With the end of the cold war and the decline in the fear of global nuclear confrontation, it is sometimes difficult to grasp the seriousness with which the apocalyptic scenarios of the superpower competition were debated. On no issue is this more true than the debate which raged throughout the 1970s and early 1980s over the purported vulnerability of the US force of intercontinental ballistic missiles (ICBMs) to a pre-emptive disarming strike from a portion of the Soviet Union’s strategic rocket forces.


Reagan Administration Ballistic Missile Carter Administration Intercontinental Ballistic Missile Strategic Debate 
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  1. 1.
    Colin S. Gray, ‘The Most Dangerous Decade: Historic Mission, Legitimacy, and the Dynamics of the Soviet Empire in the 1980s’, Orbis, (Spring 1981) p. 13.Google Scholar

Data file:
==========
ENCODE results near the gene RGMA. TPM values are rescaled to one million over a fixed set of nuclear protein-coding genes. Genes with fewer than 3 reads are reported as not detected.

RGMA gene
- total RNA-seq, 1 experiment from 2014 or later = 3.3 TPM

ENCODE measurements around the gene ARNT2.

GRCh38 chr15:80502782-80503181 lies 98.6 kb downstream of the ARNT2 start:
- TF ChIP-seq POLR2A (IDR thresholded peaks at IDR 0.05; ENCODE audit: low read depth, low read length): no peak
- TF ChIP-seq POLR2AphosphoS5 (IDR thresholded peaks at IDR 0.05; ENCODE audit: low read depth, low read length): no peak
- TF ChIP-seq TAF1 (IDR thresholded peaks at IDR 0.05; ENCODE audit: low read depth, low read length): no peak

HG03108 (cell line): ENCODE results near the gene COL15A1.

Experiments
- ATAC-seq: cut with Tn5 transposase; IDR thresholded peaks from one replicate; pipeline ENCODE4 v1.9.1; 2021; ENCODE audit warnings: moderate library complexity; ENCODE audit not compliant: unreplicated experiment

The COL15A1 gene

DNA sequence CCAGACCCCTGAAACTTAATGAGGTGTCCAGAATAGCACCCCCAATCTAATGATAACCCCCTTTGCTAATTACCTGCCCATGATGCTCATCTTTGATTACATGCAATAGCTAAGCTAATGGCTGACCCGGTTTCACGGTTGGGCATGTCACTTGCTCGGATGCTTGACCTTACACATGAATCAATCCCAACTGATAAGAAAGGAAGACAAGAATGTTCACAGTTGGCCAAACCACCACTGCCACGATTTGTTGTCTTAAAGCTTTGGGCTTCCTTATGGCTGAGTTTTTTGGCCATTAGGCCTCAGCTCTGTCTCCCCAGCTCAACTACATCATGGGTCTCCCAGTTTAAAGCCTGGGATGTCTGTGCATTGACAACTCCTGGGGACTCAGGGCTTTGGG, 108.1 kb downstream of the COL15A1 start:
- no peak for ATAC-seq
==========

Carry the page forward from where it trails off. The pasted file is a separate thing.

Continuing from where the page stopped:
2. 4.
    Thornton argues that ICBM vulnerability was the issue around which the foreign policy tensions of the Carter White House’s security policy turned. Richard C. Thornton, The Carter Years: Towards A New Global Order, (New York: Washington Institute Press, 1991) p. 8.Google Scholar
  3. 5.
    T.K. Jones in Strategic Options for the Early Eighties: What Can Be Done? Edited by W. Scott Thompson and William Van Cleave, (White Plains MD: Automated Graphic Systems, 1979) pp. 119–120.Google Scholar
  4. 8.
    Colin S. Gray, ‘The Strategic Forces Triad: End of the Road?’, Foreign Affairs, Vol. No. 56, Issue 4, (July 1978) p. 771.CrossRefGoogle Scholar

Copyright information

© David H. Dunn 1997

Authors and Affiliations

  • David H. Dunn
    • 1
  1. 1.Department of Political Science and International StudiesUniversity of BirminghamUK

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